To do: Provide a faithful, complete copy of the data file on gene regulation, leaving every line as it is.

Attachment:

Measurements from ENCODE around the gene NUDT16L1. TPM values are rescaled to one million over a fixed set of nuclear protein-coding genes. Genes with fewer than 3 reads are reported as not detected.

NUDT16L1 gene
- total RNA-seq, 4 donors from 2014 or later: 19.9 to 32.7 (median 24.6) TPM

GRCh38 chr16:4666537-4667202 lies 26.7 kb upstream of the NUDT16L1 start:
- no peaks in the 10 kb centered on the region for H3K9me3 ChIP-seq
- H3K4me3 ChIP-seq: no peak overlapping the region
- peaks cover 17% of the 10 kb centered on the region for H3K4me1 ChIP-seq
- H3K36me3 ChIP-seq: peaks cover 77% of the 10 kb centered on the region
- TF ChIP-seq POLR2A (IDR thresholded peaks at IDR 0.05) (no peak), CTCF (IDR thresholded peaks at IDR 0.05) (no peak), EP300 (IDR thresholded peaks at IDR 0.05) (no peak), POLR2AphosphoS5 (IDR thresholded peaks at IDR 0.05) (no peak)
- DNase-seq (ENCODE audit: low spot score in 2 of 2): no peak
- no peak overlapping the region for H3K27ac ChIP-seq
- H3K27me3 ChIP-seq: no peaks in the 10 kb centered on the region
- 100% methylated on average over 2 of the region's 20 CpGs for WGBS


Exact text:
Measurements from ENCODE around the gene NUDT16L1. TPM values are rescaled to one million over a fixed set of nuclear protein-coding genes. Genes with fewer than 3 reads are reported as not detected.

NUDT16L1 gene
- total RNA-seq, 4 donors from 2014 or later: 19.9 to 32.7 (median 24.6) TPM

GRCh38 chr16:4666537-4667202 lies 26.7 kb upstream of the NUDT16L1 start:
- no peaks in the 10 kb centered on the region for H3K9me3 ChIP-seq
- H3K4me3 ChIP-seq: no peak overlapping the region
- peaks cover 17% of the 10 kb centered on the region for H3K4me1 ChIP-seq
- H3K36me3 ChIP-seq: peaks cover 77% of the 10 kb centered on the region
- TF ChIP-seq POLR2A (IDR thresholded peaks at IDR 0.05) (no peak), CTCF (IDR thresholded peaks at IDR 0.05) (no peak), EP300 (IDR thresholded peaks at IDR 0.05) (no peak), POLR2AphosphoS5 (IDR thresholded peaks at IDR 0.05) (no peak)
- DNase-seq (ENCODE audit: low spot score in 2 of 2): no peak
- no peak overlapping the region for H3K27ac ChIP-seq
- H3K27me3 ChIP-seq: no peaks in the 10 kb centered on the region
- 100% methylated on average over 2 of the region's 20 CpGs for WGBS